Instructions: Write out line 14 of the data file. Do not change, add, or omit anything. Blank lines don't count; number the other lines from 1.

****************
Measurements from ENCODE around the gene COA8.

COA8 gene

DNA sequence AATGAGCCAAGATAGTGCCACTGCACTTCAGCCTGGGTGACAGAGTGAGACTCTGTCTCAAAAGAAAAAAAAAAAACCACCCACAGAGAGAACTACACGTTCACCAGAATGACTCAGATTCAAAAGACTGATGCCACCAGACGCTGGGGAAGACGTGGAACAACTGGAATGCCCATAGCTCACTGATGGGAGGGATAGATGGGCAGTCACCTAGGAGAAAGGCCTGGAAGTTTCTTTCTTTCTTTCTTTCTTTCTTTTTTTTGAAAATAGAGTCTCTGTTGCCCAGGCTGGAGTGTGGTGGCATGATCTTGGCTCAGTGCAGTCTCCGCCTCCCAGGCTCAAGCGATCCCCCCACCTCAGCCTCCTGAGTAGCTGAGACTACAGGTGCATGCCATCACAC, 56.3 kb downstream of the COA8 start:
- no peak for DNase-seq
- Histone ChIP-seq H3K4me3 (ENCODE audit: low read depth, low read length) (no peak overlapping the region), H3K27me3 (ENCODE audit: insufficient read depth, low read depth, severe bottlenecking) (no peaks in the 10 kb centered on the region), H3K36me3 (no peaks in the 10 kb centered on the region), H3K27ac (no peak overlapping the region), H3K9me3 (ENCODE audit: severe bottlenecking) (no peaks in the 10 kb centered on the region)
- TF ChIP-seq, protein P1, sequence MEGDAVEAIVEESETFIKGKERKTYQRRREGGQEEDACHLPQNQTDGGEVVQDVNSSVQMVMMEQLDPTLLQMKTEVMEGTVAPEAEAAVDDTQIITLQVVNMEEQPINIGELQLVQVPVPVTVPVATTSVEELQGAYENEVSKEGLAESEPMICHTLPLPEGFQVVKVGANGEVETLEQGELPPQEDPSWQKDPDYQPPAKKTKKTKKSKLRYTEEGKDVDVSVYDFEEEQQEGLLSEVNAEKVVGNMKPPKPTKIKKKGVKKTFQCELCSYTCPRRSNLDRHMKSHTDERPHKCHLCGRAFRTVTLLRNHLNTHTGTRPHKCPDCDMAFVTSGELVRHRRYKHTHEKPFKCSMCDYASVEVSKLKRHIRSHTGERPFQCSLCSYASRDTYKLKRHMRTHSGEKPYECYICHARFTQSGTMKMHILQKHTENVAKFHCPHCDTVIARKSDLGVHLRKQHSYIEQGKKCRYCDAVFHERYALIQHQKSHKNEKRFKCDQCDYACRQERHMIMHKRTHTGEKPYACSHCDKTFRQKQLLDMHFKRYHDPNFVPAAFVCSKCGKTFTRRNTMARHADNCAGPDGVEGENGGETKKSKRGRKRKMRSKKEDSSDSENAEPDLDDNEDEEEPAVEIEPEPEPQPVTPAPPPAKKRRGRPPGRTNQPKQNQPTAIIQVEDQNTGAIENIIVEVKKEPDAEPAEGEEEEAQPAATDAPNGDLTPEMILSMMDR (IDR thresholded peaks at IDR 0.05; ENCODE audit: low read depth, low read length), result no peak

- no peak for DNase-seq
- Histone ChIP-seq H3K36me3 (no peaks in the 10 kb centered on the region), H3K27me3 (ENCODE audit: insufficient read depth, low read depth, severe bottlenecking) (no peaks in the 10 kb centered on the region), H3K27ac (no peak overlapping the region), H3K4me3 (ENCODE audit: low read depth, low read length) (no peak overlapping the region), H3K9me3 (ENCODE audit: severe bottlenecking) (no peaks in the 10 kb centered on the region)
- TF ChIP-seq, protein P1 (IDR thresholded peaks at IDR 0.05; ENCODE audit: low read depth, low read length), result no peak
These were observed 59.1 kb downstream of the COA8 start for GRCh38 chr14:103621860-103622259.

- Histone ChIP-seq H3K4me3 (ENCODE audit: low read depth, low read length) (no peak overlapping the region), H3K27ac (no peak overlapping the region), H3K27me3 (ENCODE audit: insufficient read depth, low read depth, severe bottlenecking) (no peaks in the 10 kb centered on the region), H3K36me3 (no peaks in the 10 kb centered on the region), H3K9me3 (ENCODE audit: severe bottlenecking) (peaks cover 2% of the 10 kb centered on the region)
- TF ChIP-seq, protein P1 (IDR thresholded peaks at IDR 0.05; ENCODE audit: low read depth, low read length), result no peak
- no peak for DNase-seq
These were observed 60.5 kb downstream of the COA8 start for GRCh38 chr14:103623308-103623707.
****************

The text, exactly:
These were observed 60.5 kb downstream of the COA8 start for GRCh38 chr14:103623308-103623707.